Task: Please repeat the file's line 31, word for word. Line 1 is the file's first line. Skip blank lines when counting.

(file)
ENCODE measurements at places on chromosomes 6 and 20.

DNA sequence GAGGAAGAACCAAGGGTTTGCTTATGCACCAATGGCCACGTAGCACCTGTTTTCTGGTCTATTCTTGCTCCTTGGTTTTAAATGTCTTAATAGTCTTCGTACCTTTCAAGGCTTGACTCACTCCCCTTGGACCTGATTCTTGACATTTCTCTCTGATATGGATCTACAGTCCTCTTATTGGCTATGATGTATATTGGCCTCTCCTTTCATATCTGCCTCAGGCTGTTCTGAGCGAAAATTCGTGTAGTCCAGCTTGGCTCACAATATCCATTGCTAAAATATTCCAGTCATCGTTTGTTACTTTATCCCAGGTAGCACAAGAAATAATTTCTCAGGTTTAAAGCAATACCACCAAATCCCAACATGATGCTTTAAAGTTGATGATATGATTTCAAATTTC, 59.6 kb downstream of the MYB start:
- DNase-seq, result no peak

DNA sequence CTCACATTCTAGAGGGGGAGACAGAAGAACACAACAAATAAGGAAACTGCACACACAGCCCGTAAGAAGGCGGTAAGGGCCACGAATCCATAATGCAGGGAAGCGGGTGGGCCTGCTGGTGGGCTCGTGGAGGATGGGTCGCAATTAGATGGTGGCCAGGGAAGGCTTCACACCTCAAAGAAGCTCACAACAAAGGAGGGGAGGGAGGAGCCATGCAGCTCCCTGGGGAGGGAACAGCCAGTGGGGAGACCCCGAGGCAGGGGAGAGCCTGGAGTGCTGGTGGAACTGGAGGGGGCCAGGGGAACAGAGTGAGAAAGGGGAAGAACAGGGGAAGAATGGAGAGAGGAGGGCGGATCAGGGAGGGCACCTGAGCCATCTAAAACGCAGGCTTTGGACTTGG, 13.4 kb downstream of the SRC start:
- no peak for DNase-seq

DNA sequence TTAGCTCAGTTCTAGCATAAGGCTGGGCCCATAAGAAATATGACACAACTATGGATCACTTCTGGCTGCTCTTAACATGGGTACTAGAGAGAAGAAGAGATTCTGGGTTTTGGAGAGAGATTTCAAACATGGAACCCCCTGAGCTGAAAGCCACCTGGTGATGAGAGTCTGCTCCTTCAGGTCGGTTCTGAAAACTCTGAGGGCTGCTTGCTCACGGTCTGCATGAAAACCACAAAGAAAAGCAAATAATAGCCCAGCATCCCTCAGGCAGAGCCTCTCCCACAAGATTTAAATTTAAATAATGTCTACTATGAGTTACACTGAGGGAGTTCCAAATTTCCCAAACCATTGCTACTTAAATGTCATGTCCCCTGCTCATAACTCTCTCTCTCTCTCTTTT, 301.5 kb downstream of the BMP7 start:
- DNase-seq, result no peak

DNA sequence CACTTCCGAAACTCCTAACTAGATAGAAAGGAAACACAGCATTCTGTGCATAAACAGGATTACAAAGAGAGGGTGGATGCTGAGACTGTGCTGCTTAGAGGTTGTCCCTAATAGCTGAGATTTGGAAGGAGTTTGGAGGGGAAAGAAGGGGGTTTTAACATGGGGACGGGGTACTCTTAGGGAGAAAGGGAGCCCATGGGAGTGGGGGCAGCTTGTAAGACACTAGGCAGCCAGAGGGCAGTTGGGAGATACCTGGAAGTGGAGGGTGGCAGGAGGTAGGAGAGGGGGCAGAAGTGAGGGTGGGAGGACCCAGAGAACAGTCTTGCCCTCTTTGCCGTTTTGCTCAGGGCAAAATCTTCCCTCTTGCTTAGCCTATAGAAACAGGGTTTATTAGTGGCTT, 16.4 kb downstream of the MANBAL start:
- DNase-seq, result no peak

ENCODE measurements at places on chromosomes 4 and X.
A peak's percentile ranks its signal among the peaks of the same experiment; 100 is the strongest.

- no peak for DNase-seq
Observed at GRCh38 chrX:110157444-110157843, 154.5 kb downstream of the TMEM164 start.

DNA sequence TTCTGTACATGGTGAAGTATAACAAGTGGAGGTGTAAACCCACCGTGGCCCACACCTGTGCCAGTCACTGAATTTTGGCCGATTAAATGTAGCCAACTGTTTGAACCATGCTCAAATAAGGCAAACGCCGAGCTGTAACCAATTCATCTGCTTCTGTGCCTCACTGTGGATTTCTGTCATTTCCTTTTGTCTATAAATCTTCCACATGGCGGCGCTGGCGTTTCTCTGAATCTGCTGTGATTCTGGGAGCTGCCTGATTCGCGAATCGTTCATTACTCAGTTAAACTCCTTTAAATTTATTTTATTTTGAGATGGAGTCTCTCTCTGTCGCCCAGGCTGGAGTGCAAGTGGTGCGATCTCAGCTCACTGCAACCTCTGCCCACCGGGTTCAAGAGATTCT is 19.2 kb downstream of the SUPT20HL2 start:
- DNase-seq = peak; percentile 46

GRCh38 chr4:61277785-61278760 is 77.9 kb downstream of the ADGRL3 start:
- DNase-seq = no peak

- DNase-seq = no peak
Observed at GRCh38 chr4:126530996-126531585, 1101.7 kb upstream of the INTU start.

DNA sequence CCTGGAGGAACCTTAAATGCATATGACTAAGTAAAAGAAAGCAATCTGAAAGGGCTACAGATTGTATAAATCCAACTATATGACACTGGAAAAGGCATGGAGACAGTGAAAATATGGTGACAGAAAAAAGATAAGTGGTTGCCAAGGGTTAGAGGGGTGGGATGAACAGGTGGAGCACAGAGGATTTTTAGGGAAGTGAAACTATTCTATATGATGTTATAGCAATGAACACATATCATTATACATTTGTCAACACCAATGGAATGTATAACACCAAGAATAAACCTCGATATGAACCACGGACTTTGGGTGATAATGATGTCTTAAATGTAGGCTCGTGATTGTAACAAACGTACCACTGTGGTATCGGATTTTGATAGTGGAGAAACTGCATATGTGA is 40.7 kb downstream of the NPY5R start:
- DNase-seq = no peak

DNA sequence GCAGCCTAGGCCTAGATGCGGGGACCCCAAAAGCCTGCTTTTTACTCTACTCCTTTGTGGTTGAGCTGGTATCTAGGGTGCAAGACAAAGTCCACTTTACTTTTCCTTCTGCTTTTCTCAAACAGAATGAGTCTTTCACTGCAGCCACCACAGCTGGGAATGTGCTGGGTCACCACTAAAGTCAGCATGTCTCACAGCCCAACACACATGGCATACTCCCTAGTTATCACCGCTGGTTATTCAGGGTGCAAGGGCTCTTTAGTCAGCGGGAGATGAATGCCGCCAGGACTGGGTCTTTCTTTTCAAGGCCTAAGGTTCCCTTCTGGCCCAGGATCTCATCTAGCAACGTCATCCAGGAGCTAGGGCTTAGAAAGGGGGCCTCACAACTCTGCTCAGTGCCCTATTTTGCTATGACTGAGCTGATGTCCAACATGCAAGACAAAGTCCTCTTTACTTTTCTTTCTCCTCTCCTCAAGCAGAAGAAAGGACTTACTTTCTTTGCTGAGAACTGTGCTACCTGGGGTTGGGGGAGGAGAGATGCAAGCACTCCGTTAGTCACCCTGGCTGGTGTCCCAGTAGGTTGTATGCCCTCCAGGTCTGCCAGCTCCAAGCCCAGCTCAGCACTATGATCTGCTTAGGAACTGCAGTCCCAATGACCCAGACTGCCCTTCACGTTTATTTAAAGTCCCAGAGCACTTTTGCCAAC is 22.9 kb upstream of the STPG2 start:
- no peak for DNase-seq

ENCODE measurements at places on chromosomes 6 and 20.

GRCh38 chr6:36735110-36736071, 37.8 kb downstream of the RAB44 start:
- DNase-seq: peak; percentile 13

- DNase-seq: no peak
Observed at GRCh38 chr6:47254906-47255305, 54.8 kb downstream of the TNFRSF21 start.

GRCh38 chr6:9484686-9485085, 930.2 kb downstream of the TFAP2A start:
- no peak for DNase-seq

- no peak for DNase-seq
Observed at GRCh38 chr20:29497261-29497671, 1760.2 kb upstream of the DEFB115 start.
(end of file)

- no peak for DNase-seq